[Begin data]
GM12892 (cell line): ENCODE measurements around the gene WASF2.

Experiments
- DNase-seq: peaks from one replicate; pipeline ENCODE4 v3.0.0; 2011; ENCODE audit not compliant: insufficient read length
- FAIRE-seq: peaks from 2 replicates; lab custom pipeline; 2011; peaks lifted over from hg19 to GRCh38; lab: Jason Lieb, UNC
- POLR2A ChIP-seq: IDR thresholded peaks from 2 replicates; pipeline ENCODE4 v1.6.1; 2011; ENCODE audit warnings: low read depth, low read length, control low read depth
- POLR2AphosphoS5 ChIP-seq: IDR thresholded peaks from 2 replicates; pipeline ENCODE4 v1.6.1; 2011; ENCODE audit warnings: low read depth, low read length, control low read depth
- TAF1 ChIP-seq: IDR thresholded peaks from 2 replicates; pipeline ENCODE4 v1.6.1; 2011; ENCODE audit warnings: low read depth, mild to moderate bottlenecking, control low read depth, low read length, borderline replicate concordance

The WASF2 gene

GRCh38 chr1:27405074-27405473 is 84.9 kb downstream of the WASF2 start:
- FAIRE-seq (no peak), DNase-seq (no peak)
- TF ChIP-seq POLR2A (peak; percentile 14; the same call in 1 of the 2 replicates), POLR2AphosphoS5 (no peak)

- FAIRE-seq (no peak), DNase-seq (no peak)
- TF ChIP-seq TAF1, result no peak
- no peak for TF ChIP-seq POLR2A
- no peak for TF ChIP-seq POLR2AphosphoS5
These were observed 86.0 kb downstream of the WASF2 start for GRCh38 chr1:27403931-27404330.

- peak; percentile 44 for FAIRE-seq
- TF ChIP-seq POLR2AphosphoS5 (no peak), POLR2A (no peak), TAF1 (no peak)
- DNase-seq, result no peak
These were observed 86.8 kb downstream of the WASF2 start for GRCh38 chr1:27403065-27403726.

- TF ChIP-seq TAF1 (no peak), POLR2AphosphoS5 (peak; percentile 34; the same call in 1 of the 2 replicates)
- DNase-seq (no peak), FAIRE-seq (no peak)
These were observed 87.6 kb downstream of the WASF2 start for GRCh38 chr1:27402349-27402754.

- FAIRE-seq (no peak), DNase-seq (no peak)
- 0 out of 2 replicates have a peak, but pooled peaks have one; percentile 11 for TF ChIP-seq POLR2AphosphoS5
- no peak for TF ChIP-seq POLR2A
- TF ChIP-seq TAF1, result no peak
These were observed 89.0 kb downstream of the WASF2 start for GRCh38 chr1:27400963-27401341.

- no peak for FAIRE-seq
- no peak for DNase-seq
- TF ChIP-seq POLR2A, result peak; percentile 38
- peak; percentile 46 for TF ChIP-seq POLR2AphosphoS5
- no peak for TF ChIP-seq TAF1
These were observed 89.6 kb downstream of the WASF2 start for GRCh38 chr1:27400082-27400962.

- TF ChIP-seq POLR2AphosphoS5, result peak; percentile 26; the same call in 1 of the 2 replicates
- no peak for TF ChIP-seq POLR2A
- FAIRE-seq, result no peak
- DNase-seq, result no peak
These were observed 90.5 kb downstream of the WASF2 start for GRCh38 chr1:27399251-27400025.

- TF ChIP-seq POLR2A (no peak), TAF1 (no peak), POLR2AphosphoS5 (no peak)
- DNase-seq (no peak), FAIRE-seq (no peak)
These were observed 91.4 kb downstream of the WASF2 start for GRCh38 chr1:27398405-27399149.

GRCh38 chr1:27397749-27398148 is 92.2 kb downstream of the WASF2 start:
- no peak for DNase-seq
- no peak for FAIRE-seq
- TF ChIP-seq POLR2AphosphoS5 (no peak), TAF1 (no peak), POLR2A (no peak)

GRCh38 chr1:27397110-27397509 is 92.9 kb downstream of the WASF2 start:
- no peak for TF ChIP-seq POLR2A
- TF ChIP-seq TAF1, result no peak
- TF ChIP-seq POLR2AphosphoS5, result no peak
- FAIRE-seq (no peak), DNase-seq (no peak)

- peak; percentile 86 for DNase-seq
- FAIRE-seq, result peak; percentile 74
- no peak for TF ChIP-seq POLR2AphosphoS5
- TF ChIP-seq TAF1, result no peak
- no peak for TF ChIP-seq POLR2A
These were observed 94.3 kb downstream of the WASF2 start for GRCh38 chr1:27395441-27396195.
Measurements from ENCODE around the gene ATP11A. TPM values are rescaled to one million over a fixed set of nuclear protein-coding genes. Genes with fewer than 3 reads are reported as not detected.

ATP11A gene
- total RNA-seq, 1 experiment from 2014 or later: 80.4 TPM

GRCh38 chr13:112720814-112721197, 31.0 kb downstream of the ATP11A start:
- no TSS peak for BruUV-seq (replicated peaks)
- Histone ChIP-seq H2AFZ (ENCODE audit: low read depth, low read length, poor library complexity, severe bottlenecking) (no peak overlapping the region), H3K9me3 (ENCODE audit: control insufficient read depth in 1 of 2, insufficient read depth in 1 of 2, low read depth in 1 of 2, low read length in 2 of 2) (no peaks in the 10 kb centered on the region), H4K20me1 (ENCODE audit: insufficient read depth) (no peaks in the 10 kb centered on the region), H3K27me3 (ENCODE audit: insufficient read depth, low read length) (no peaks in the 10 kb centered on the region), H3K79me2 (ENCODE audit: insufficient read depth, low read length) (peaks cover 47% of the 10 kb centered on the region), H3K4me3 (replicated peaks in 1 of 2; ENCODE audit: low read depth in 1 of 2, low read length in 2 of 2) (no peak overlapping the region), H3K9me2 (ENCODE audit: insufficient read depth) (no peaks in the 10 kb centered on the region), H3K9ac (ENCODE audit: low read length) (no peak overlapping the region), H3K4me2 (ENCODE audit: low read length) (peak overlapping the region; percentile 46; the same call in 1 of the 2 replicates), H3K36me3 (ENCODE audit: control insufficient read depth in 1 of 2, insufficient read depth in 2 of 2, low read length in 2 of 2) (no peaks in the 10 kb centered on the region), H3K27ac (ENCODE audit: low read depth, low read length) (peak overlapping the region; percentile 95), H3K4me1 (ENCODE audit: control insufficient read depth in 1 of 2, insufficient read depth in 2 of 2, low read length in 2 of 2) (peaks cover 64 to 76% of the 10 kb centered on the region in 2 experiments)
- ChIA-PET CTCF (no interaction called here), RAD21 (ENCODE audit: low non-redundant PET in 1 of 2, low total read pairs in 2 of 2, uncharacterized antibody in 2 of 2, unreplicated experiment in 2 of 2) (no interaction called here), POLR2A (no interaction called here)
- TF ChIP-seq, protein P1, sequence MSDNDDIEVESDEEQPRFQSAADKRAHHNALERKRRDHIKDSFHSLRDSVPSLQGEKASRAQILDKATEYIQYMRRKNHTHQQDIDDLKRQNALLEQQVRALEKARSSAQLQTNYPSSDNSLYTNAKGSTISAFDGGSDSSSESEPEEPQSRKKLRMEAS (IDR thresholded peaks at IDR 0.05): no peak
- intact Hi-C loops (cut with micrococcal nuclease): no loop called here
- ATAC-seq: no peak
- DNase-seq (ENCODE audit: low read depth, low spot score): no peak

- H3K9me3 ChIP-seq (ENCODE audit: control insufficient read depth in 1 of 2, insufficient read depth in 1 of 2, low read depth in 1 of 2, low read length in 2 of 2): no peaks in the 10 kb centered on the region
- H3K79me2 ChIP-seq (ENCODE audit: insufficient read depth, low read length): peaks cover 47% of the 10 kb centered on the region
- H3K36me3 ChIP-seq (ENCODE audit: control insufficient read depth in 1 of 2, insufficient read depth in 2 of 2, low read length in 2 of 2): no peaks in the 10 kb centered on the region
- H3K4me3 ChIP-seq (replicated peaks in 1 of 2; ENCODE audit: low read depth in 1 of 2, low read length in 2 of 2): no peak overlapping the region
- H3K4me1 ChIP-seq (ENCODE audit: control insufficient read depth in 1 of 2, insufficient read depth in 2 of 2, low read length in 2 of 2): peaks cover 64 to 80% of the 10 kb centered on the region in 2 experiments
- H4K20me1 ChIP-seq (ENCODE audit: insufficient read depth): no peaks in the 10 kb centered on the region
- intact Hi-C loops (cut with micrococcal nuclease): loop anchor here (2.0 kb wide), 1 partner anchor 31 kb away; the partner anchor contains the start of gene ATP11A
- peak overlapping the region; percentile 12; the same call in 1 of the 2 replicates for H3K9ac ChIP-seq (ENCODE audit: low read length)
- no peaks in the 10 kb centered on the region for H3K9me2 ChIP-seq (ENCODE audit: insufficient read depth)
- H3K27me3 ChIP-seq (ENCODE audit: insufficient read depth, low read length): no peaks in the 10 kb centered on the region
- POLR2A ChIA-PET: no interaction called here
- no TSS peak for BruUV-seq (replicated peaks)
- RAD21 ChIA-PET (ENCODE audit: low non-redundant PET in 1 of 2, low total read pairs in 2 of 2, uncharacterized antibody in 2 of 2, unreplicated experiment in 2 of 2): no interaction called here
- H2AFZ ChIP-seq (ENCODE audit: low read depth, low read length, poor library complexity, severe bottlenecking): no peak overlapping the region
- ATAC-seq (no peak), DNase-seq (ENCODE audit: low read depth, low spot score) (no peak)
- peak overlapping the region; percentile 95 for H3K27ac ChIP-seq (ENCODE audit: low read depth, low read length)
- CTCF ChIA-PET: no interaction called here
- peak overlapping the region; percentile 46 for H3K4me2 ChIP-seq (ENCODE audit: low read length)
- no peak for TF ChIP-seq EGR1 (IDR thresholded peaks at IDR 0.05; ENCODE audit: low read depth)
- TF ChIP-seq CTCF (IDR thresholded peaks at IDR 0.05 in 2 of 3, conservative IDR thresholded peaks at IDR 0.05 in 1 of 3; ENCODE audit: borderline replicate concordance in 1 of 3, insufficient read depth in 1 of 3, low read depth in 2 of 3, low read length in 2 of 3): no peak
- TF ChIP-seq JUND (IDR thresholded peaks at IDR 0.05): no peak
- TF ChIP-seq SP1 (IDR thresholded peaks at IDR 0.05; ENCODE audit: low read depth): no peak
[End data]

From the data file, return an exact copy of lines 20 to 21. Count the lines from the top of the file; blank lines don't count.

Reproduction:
These were observed 86.8 kb downstream of the WASF2 start for GRCh38 chr1:27403065-27403726.

- TF ChIP-seq TAF1 (no peak), POLR2AphosphoS5 (peak; percentile 34; the same call in 1 of the 2 replicates)